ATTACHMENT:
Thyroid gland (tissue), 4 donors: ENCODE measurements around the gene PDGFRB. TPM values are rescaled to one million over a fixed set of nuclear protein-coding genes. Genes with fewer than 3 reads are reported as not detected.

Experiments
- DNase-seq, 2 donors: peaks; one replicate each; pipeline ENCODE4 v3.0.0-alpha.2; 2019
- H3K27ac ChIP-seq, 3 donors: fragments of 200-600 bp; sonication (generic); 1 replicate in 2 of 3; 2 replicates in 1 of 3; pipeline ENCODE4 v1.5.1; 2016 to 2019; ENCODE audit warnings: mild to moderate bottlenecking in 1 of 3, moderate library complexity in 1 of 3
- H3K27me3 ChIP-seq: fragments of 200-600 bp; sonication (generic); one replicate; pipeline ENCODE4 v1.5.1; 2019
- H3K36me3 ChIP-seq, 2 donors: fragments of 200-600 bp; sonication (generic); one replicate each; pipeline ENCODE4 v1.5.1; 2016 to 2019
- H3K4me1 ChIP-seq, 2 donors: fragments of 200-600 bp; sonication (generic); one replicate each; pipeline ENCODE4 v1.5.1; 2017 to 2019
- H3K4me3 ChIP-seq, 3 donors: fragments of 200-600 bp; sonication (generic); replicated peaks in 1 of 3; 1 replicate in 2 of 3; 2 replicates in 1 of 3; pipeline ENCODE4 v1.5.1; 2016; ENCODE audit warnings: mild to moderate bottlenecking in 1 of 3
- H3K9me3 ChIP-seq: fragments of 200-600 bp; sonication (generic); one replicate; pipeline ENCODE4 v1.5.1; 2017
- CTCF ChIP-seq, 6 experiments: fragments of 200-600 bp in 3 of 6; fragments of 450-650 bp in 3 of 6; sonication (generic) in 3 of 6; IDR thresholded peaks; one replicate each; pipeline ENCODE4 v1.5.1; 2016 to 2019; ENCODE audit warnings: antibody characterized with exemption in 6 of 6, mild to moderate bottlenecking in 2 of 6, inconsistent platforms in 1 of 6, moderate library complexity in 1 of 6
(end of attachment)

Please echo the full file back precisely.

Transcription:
Thyroid gland (tissue), 4 donors: ENCODE measurements around the gene PDGFRB. TPM values are rescaled to one million over a fixed set of nuclear protein-coding genes. Genes with fewer than 3 reads are reported as not detected.

Experiments
- DNase-seq, 2 donors: peaks; one replicate each; pipeline ENCODE4 v3.0.0-alpha.2; 2019
- H3K27ac ChIP-seq, 3 donors: fragments of 200-600 bp; sonication (generic); 1 replicate in 2 of 3; 2 replicates in 1 of 3; pipeline ENCODE4 v1.5.1; 2016 to 2019; ENCODE audit warnings: mild to moderate bottlenecking in 1 of 3, moderate library complexity in 1 of 3
- H3K27me3 ChIP-seq: fragments of 200-600 bp; sonication (generic); one replicate; pipeline ENCODE4 v1.5.1; 2019
- H3K36me3 ChIP-seq, 2 donors: fragments of 200-600 bp; sonication (generic); one replicate each; pipeline ENCODE4 v1.5.1; 2016 to 2019
- H3K4me1 ChIP-seq, 2 donors: fragments of 200-600 bp; sonication (generic); one replicate each; pipeline ENCODE4 v1.5.1; 2017 to 2019
- H3K4me3 ChIP-seq, 3 donors: fragments of 200-600 bp; sonication (generic); replicated peaks in 1 of 3; 1 replicate in 2 of 3; 2 replicates in 1 of 3; pipeline ENCODE4 v1.5.1; 2016; ENCODE audit warnings: mild to moderate bottlenecking in 1 of 3
- H3K9me3 ChIP-seq: fragments of 200-600 bp; sonication (generic); one replicate; pipeline ENCODE4 v1.5.1; 2017
- CTCF ChIP-seq, 6 experiments: fragments of 200-600 bp in 3 of 6; fragments of 450-650 bp in 3 of 6; sonication (generic) in 3 of 6; IDR thresholded peaks; one replicate each; pipeline ENCODE4 v1.5.1; 2016 to 2019; ENCODE audit warnings: antibody characterized with exemption in 6 of 6, mild to moderate bottlenecking in 2 of 6, inconsistent platforms in 1 of 6, moderate library complexity in 1 of 6